Tuesday, August 6, 2013

Pollock Gone Wild Interior Painting by k Madison Moore Inspired by Jackson Pollock

Pollock Gone Wild

Inspired by Jackson Pollock


Painting with The Masters

Art within Art Series

11 x 14 Interior Oil Painting on Canvas

Several years ago I painted a small similar
painting to this one. I liked it so much I decided
to do another. Obviously with Pollock's style
you could never make two paintings inspired by
him, to similar!

I guess this is the way I see him when I think of him.
I saw the movie and he was so erratic with his work
and paint was everywhere. I could just see him doing
this to a room, bare feet and all walking in the paint!

I had such fun just splashing paint on the canvas
and all over everything!! A Fun painting with
a lot of energy... an event... as his work was 
once called. 


Pollock Gone Wild

Paul Jackson Pollock (January 28, 1912 – August 11, 1956), known as Jackson Pollock, was an influential American painter and a major figure in the abstract expressionist movement. He was well known for his unique style of  Drip painting.
During his lifetime, Pollock enjoyed considerable fame and notoriety, a major artist of his generation. Regarded as reclusive, he had a volatile personality, and struggled with alcoholism for most of his life. In 1945, he married the artist Lee Krasner, who became an important influence on his career and on his legacy.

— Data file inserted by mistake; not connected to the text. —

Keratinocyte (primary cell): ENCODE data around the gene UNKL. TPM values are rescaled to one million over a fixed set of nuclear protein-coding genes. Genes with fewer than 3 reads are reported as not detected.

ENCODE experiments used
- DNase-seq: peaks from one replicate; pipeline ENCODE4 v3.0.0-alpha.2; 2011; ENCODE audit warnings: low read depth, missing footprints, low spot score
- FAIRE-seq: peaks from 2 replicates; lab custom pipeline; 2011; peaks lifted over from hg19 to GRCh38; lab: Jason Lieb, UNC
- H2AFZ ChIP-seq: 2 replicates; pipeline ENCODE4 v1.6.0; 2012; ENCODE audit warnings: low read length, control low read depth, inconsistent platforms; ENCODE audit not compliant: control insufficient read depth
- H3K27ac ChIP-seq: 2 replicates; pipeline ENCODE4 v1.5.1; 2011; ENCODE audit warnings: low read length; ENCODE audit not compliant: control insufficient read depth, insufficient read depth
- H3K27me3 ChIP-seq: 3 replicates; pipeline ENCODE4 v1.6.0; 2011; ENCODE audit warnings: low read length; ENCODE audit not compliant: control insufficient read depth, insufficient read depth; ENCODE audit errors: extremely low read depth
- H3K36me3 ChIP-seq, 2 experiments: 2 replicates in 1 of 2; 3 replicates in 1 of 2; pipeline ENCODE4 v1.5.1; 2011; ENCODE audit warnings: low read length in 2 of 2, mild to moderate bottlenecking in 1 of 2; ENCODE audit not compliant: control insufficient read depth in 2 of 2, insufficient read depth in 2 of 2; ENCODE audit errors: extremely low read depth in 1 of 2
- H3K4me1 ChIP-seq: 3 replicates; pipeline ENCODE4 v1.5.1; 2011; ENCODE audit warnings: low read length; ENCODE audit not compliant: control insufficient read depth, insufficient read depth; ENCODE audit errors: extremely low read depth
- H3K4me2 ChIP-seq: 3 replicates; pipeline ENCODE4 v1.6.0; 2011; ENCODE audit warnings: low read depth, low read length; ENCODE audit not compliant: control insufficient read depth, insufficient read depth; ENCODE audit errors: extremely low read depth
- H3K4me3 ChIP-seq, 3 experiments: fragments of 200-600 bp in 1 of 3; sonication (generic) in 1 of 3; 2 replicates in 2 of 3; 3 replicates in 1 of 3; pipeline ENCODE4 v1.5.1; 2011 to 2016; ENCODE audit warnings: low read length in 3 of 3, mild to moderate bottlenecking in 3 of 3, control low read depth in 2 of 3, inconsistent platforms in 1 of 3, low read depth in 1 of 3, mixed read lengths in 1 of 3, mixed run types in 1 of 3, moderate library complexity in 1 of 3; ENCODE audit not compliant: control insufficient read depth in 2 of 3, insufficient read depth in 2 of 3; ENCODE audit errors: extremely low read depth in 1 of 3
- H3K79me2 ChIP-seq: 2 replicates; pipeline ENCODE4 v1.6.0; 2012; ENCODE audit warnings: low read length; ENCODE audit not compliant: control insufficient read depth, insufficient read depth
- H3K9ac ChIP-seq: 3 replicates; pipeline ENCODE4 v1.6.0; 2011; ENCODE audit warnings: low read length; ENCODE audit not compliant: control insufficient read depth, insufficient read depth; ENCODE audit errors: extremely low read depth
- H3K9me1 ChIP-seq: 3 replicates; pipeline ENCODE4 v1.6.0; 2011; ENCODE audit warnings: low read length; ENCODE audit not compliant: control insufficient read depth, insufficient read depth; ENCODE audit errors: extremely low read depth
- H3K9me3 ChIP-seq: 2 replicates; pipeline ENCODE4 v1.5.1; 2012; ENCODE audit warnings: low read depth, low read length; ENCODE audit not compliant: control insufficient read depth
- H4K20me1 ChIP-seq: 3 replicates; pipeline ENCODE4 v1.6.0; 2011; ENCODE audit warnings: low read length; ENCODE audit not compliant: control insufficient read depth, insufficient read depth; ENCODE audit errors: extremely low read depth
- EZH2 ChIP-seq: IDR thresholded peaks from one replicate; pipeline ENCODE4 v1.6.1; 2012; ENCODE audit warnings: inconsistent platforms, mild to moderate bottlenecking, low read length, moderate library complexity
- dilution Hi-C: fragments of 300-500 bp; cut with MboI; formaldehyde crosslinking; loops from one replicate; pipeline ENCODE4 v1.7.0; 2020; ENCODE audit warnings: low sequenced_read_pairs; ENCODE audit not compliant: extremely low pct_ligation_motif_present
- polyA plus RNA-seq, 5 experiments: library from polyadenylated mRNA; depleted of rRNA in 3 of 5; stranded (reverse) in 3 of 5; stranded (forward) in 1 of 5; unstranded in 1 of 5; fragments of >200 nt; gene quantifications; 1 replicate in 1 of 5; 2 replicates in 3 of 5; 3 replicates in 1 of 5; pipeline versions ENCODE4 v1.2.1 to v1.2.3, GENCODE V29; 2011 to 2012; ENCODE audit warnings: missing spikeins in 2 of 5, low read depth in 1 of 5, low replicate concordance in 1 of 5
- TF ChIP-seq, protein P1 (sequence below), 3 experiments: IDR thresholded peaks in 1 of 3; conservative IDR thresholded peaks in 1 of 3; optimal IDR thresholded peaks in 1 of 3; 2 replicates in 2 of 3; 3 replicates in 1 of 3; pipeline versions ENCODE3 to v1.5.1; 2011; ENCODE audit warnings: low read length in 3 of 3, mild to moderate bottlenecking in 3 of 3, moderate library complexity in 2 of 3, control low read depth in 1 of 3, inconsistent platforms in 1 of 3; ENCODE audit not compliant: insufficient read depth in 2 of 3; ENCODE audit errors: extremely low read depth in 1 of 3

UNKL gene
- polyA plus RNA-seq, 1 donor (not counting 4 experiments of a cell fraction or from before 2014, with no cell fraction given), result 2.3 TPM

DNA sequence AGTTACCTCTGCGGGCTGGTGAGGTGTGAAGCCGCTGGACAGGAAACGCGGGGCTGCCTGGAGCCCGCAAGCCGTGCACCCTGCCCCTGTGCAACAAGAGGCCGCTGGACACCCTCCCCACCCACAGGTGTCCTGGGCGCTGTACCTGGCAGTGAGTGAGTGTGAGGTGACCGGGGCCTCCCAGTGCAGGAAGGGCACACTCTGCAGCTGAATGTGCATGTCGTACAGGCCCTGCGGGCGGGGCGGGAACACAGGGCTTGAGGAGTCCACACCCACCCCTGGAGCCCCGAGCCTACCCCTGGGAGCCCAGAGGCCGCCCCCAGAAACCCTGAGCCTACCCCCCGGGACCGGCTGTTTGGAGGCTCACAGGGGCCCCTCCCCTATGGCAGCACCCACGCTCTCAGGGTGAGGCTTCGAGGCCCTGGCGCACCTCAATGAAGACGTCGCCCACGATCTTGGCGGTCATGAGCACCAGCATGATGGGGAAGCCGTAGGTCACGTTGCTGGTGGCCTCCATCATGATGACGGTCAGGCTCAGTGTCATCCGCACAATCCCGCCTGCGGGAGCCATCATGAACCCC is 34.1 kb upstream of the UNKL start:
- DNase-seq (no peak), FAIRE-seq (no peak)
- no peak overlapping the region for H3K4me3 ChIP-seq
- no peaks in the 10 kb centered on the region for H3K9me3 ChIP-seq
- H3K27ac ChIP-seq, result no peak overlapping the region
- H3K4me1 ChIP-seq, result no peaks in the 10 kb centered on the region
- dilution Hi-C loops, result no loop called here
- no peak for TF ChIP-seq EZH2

Pollock died at the age of 44 in an alcohol-related, single-car accident; he was driving. In December 1956, several months after his death, Pollock was given a memorial  retrospective exhibition at the  Museum of Modern Ar (MoMA) in  New York City. A larger, more comprehensive exhibition of his work was held there in 1967. In 1998 and 1999, his work was honored with large-scale retrospective exhibitions at MoMA and at The  Tate in LondonIn 2000, Pollock was the subject of the film  Pollock, directed by and starring  Ed Harris, which won an  Academy Award.

Critical debate[
Pollock's work has been the subject of important critical debates. The critic Robert Coates once derided a number of Pollock’s works as “mere unorganized explosions of random energy, and therefore meaningless.
In a famous 1952 article in ARTnews,  Harold Rosenberg coined the term "action painting," and wrote that "what was to go on the canvas was not a picture but an event. The big moment came when it was decided to paint 'just to paint.' The gesture on the canvas was a gesture of liberation from value—political, aesthetic, moral." Many people assumed that he had modeled his "action painter" paradigm on Pollock.
 Clement Greenbergsupported Pollock's work on formalistic grounds. It fit well with Greenberg's view of art history as a progressive purification in form and elimination of historical content. He considered Pollock's work as the best painting of its day and the culmination of the Western tradition via Cubism and  Cezanne to Manet..

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